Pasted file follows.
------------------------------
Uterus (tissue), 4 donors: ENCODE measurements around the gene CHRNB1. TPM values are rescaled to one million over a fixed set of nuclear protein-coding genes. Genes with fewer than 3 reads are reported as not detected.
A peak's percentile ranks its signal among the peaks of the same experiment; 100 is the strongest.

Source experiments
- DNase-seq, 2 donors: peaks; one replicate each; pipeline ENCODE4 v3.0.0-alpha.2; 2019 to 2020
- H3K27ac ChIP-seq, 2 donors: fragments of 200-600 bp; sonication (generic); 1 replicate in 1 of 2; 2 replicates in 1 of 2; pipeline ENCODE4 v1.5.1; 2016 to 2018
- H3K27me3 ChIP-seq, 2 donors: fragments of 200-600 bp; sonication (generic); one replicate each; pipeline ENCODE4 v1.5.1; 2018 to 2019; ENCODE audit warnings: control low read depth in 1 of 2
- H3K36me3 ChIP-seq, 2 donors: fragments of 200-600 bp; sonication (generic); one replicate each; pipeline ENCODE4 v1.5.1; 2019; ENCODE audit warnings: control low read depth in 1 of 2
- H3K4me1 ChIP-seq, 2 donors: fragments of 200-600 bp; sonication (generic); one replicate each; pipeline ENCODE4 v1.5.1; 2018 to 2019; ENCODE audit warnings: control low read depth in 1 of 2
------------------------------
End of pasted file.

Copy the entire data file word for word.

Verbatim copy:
Uterus (tissue), 4 donors: ENCODE measurements around the gene CHRNB1. TPM values are rescaled to one million over a fixed set of nuclear protein-coding genes. Genes with fewer than 3 reads are reported as not detected.
A peak's percentile ranks its signal among the peaks of the same experiment; 100 is the strongest.

Source experiments
- DNase-seq, 2 donors: peaks; one replicate each; pipeline ENCODE4 v3.0.0-alpha.2; 2019 to 2020
- H3K27ac ChIP-seq, 2 donors: fragments of 200-600 bp; sonication (generic); 1 replicate in 1 of 2; 2 replicates in 1 of 2; pipeline ENCODE4 v1.5.1; 2016 to 2018
- H3K27me3 ChIP-seq, 2 donors: fragments of 200-600 bp; sonication (generic); one replicate each; pipeline ENCODE4 v1.5.1; 2018 to 2019; ENCODE audit warnings: control low read depth in 1 of 2
- H3K36me3 ChIP-seq, 2 donors: fragments of 200-600 bp; sonication (generic); one replicate each; pipeline ENCODE4 v1.5.1; 2019; ENCODE audit warnings: control low read depth in 1 of 2
- H3K4me1 ChIP-seq, 2 donors: fragments of 200-600 bp; sonication (generic); one replicate each; pipeline ENCODE4 v1.5.1; 2018 to 2019; ENCODE audit warnings: control low read depth in 1 of 2